The 2013 vintage may currently be talked about for prices (high) and journalists (a lack off) but not necessarily for the greatness of the wines.
The 2013 Season.
Vines are plants and they need a good growing season to produce attractive fruit for the birds. In Bordeaux in 2013 year the birds would have been disappointed in many places, but if they picked the sunniest spots (the great terroirs) before the rot set in then they would have been more than satisfied.
The smart (and wealthy) wine makers picked quickly at the right times and chaptalized (added sugar to complement the fruit) where needed.
The 2013 Wines. (Prices in Brackets refer to the 2012 Vintage release price, as a guide)
This vintage will not be remembered for the journalists not appearing for the En Primeur tastings but this vintage will be remembered for the right reasons. The wines. The wines that will be remembered are the whites from Graves and Pessac Leognan and Sauternes with the reds from Margaux and Pessac and the Medoc.
The whites are easy to buy, they are all good. We can recommend them with ease.
Dry whites that we tasted and liked included Chantegrive and Rahoul from Graves and Bouscaut, Carbonnieux, Domaine de Chevalier, de France, Haut Brion, Larrivet Haut Brion, Pape Clinet, and Picque Caillou from Pessac Leognan .
Sweet whites all hit the spot, with the owners and wine makers all with big smiles on their faces. These smiles soon transferred to the tasters particularly at Doisy Vedrines (£220), Lafaurie Peyraguey (£285), Coutet and of course y’Quem.
The reds we found mostly to be well made, but with the current pricing from the Bordelaise and with the low yields unless you are a collector of one particular estate I would recommend looking elsewhere this year. However with that said the wines from the Medoc offer value and we do not have the pricing for the other wines yet.
In the Medoc Beaumont (£85), Bernadotte (£85), Camensac (£170), Tour de by (£105), Lamonthe Bergeron (£95), and Potensac (£145) have all made good drinking claret. We will be buying these wines for ourselves and our customers and recommend that you do too.
In Margaux, we can recommend Angludet (£180), Ferrierre (£210), Kirwan (£260), Lascombes (£445), Pavillon Rouge (£850), Monbrison (£195), Palmer (£1860), Alter Ego (£426) and Rauzan Segla (£420).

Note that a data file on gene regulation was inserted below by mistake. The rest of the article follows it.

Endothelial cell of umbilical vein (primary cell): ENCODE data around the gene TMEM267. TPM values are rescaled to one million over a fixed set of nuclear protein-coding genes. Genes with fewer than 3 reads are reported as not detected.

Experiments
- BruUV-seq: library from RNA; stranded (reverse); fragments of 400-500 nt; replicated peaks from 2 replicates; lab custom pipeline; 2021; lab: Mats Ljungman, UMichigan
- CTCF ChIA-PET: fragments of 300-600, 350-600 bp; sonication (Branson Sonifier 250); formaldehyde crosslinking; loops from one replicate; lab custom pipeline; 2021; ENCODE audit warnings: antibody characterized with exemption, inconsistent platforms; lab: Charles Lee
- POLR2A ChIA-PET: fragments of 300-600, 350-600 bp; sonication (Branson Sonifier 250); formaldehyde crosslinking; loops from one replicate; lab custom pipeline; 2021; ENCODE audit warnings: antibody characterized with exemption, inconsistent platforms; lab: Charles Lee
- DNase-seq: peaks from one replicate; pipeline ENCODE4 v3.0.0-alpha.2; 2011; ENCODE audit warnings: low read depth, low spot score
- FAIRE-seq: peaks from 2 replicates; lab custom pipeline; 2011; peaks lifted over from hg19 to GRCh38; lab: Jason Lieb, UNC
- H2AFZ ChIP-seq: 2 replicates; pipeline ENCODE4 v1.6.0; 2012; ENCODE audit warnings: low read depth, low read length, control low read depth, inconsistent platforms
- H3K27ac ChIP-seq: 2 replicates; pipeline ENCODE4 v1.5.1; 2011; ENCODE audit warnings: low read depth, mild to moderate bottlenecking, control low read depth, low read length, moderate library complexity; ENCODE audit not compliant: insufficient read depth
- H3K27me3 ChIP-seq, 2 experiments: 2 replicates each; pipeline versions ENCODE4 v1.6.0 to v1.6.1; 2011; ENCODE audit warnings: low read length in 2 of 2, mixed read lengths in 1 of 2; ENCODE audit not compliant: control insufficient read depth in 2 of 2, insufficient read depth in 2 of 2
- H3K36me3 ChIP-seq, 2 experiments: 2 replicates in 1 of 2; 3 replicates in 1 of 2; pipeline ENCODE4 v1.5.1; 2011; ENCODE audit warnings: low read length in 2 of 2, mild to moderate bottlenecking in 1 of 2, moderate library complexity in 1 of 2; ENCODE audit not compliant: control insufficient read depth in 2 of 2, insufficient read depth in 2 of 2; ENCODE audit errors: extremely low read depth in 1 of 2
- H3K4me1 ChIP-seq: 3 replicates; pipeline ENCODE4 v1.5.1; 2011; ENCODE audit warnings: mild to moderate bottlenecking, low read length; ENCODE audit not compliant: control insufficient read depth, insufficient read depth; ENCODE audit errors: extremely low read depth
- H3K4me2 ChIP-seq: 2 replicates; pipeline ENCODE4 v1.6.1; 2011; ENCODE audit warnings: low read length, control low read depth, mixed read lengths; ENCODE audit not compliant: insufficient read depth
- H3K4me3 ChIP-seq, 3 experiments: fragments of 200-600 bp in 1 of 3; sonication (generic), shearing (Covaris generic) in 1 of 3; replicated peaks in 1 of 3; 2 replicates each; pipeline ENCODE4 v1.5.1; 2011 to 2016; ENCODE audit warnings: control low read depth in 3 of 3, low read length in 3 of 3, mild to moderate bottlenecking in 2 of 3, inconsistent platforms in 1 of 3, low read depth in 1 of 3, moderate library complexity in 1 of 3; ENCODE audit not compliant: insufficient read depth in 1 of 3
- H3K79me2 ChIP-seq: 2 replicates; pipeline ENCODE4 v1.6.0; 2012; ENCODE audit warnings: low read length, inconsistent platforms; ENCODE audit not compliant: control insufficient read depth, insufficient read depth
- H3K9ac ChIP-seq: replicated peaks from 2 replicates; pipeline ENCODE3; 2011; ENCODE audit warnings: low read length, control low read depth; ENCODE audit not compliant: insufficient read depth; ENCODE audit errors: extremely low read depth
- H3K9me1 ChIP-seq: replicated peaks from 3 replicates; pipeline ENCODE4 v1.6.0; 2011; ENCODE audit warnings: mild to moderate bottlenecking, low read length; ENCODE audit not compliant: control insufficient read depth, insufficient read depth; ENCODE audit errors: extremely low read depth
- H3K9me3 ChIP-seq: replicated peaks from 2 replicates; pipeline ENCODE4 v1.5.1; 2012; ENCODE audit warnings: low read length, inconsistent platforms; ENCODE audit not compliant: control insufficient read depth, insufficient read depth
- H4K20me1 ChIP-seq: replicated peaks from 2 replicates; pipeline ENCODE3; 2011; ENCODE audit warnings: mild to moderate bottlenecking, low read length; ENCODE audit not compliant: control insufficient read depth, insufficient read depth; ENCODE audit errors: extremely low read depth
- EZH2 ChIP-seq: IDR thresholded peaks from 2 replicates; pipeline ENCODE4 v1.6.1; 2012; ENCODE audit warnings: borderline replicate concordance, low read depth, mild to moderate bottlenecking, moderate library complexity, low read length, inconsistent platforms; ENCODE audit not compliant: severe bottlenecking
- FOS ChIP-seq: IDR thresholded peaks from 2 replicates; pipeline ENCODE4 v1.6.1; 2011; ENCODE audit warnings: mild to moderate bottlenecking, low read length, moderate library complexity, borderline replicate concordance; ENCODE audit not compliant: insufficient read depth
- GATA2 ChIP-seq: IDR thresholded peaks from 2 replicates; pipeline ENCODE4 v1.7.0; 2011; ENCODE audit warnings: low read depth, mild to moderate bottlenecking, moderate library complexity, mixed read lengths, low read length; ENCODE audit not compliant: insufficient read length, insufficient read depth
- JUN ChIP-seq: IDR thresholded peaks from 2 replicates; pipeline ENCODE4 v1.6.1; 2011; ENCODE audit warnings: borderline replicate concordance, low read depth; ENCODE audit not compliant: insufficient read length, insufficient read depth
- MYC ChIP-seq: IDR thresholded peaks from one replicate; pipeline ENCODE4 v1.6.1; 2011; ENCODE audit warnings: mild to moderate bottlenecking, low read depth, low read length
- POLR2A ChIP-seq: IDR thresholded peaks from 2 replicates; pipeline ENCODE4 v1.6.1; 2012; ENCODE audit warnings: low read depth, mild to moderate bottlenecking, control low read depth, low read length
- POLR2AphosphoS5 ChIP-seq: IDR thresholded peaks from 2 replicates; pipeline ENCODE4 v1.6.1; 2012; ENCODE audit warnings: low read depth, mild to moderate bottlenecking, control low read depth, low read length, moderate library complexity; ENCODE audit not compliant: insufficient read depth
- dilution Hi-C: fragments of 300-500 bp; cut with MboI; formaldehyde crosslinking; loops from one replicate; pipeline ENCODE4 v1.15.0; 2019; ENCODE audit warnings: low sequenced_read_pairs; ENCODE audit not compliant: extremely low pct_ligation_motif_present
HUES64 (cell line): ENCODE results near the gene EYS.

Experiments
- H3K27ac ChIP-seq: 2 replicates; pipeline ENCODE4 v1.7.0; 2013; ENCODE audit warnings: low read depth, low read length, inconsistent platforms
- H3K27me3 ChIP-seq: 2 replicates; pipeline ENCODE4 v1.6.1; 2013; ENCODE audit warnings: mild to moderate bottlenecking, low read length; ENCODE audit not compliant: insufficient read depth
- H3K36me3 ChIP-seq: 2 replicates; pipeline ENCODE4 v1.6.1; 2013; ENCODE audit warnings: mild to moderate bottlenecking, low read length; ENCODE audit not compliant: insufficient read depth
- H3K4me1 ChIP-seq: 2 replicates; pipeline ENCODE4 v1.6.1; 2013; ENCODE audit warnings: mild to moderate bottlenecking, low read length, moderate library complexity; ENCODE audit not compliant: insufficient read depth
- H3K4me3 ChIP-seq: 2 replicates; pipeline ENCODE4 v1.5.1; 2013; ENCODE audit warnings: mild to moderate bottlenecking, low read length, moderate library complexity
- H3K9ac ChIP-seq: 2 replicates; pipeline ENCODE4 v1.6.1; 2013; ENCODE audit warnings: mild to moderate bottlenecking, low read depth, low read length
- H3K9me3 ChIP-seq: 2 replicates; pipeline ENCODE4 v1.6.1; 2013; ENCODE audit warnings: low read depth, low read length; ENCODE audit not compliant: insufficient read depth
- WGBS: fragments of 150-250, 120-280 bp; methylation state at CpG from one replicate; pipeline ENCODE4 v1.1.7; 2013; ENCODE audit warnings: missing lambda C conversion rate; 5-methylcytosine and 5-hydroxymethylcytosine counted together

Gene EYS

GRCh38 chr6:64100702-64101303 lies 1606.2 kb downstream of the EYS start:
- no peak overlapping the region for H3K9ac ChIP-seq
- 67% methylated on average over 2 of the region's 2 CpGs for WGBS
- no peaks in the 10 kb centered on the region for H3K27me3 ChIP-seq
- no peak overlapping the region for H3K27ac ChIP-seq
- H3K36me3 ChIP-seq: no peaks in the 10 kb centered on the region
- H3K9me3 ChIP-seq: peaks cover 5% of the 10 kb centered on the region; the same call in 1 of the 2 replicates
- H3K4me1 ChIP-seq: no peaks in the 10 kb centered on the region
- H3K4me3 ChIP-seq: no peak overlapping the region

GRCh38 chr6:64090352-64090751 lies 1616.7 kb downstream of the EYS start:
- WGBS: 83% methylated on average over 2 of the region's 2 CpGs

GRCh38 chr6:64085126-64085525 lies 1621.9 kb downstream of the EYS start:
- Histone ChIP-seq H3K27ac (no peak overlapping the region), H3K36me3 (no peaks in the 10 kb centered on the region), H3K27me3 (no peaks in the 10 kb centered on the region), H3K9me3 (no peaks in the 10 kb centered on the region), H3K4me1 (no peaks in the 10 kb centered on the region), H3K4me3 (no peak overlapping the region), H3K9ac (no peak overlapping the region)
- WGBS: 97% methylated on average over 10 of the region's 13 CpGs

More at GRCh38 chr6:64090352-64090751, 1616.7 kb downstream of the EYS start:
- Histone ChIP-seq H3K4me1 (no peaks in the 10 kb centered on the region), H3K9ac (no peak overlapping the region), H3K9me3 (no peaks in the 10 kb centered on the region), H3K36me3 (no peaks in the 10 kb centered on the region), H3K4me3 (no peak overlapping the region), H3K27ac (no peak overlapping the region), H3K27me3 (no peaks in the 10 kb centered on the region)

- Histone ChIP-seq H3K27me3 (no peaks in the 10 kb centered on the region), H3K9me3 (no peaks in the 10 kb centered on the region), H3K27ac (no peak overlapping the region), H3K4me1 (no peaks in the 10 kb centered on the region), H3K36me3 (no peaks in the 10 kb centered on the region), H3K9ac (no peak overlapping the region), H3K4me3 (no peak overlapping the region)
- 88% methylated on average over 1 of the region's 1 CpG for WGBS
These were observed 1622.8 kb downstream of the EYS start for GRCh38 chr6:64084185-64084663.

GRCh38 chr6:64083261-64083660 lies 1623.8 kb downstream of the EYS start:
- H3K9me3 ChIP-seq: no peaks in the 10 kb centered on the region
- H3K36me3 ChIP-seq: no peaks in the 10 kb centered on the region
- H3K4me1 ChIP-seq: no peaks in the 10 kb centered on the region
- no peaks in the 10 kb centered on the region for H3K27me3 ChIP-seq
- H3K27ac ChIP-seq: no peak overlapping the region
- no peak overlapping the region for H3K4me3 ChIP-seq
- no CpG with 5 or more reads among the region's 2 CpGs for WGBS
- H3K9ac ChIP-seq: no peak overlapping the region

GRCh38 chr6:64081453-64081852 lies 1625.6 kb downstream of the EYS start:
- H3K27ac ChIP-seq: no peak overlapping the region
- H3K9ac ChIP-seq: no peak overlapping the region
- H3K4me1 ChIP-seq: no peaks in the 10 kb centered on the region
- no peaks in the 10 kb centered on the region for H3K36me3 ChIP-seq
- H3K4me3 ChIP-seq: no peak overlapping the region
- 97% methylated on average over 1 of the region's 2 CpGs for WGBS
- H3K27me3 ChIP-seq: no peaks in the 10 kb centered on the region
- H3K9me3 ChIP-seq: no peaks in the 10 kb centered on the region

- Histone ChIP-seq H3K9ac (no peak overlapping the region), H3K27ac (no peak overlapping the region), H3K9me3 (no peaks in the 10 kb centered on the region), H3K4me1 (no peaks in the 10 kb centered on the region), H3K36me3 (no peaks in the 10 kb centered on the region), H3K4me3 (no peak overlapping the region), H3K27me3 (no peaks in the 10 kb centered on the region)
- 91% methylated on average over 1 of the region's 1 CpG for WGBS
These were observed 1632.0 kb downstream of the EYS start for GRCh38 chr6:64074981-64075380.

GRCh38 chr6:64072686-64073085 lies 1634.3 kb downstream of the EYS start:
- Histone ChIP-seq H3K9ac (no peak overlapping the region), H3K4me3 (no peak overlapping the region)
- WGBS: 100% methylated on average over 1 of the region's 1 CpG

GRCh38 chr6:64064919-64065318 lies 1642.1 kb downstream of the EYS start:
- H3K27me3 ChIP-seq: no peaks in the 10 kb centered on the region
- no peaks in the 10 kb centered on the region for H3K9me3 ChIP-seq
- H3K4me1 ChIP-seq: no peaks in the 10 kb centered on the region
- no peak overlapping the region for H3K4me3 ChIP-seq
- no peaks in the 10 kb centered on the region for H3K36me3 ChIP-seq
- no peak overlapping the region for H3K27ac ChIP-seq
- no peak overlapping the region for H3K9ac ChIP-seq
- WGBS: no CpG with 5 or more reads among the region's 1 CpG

In Saint Emilion, our picks are few, Angelus (£2000), Canon La Gaffeliere (£435), Soutard (£240) and Troplong Mondot (£625).
Pomerol was a real disappointment to us however, L’Eglise Clinet and Clinet (£510) have made a great wines along with La Pointe (£220), Petit Village (£445) and the iconic VCC (Vieux Chateau Certain) (£1045).
St Julien was a disappointment but the Barton’s have made good wine and we expect sensible pricing. Therefore, Langoa Barton (£345) and Leoville Barton (£510) should be on your list along with Ducru Beaucaillou (£805), Lagrange (£275) and Saint Pierre (£350).
St Estephe again is not yet showing well and Cos Labory (£215) and Ormes de Pez (£195) were the two stand out wines from a miserable showing.
Paulliac has most of the great Chateaux and the top prices and you can see why, as that even in the poor years the wines are good. The better wines were d’Armailhac (£279), Clerc Milon, Batailley (£245), Lynch Bages (£669), Petit Mouton (£790), Mouton Rothschild (£2800), the Pichon’s Lalande (£670) and Baron (£750) with Pontet Canet (£695).
Pessac Leognan was a miss except for the incredible Domaine Chevalier (£345), Haut Brion (£2795), La Mission Haut Brion (£1745), Malartic Lagraviere (£250), Oliver and Pape Clement (£549).
This year we will be offering a price match on all En Primeur wines, if you find a wine offered in the United Kingdom within fourteen days of your order we will match the price with no quibble.
As usual with En Primer prices to follow later.